Crying Wolf, or Seeing One at the Door

You’ve all heard the philosophical question, If a tree falls in the forest, does anyone hear it? Here’s another one for you. If an army rises in the desert, will anyone worry about it?

For the last several years, I’ve been waging a lonely campaign to raise awareness about the growing danger to Israel of the now 22-year Egyptian military buildup. Up until recently that army rising in the desert seemed to go unnoticed by even the alarmists in the pro-Israel community. Earlier this year when I raised objections to the Clinton Administration’s proposed $3.2 billion sale of military equipment to Egypt, which included some of the most sophisticated weapons in the U.S. arsenal, no one else seemed concerned.

The reluctance to talk about the Egyptian military capability is largely due to the peace treaty. Even with the frigid nature of relations, the last 20 years have been free of hostilities. This is by far the most important development in the region since partition, dwarfing the significance of Oslo and its aftermath, so it cannot be underestimated. Israelis generally treat the Egyptians with kid gloves in the vain hope that they will one day truly change their attitudes and accept a Jewish state as a friendly neighbor. Similarly, the Israeli lobby adopted the position that Arab countries that made peace with Israel should be rewarded and, specifically, that no objections would be raised to selling them arms (a precedent to keep in mind when you read about the State Department’s enthusiasm for Israel to negotiate with Syria).

In the last month, however, I’ve noticed a slight change in attitude, at least in Israel. For the first time, stories have begun to appear in which Israeli officials have expressed concern about the Egyptian military purchases and admitted that Egypt is a more serious threat than far-off Iran or the largely defanged Iraq.

Why the change?

One reason is that the passage of time has shown Israeli realists that Egyptians still have no love for them. Of course, you need only read the Egyptian newspapers to see the level of overt anti-Semitism that exists.

The other reason for the newfound worry, or at least public acknowledgment of concern, is the modernization of the Egyptian army. For some years it was possible to downplay the Egyptian threat by saying their weapons were largely obsolete, but this is becoming less and less true. Egypt is now receiving Patriot anti-missile batteries and new F-16 fighters and M1-A1 tanks. Though still not as well trained as Israeli forces, the Egyptians are leveling the playing field with joint exercises with American forces and U.S.-made “smart” weapons and other top-of-the-line materiel. Besides improving the quality of their military, the Egyptians also have quantity. Egypt has 440,000 soldiers and another 254,000 in reserve compared to Israel's standing force of 175,000 and 430,000 reserves. Egypt has approximately 3,400 tanks and 505 aircraft while Israel has 4,300 and 780.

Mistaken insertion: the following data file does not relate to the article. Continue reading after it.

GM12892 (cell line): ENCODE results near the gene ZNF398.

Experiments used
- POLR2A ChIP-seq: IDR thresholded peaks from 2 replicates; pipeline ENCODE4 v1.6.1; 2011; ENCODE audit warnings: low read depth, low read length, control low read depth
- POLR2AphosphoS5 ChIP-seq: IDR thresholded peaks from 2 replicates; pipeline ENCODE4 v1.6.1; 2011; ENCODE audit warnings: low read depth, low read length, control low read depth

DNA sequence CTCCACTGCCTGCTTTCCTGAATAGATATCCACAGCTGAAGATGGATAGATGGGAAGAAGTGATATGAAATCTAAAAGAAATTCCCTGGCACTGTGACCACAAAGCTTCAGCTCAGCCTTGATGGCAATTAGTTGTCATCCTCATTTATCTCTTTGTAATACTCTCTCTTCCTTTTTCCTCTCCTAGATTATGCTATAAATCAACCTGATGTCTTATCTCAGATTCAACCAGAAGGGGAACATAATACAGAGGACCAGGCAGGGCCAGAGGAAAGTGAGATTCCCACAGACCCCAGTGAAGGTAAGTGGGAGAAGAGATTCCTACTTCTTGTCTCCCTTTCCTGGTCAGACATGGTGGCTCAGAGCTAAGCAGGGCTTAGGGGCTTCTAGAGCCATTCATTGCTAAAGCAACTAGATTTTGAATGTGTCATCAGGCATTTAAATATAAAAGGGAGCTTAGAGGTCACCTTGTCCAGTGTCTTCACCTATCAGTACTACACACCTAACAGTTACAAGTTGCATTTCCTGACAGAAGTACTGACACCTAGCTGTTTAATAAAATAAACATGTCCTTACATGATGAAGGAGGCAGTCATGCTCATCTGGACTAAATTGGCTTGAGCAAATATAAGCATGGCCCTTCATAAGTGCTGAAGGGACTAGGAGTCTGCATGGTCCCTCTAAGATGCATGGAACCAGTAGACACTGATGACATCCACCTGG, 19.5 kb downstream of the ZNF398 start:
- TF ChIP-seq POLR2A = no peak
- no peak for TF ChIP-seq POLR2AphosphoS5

Don’t expect the Clinton Administration or its successor to question U.S. policy toward Egypt. It’s been a goal for decades to lure the Egyptians into the Western camp because the country is large, powerful and the most influential in the Arab world. On October 13, in fact, the U.S. was participating in what the Jerusalem Post described as the “biggest army maneuvers in two decades of Egyptian military history.”

Economics also plays a major role in the American decision-making process — the defense contractors are raking in billions supplying the arms. Of course, the Egyptians don’t pay for these weapons — they don’t have any money — it’s the American taxpayer who’s allowing the U.S. government to make these gifts to our allies. In addition, the U.S. foreign policy of indulgence does not allow the President to say “no” to friendly Arab leaders because it might hurt their feelings and cause them to publicly question relations with us, as if they were such great friends in the first place and had any alternative patrons.

It does not take a genius to figure out who the Egyptians are preparing to fight. They sure don’t need U.S. weapons to handle the nonexistent threats from Sudan or Libya. The official line on the recent exercise was that it was to help the participating countries confront crises like the one in Kosovo. Give me a break! The Egyptians aren’t going to contribute to any foreign crises; they barely participated in the Gulf War, which at least had some relevance to their interests. Egypt is preparing for war with Israel. Do I expect it in the near future? No, certainly not while Mubarak remains in power. He was just reelected President, but he’s also in his seventies. Who knows what the future holds in a country that was hostile to the United States and Israel for most of its history and continues to be challenged internally by radical Muslims who want the country to return to that policy?

Call me the guy who cried wolf if you like, but don’t be surprised when a wolf appears at Israel’s doorstep.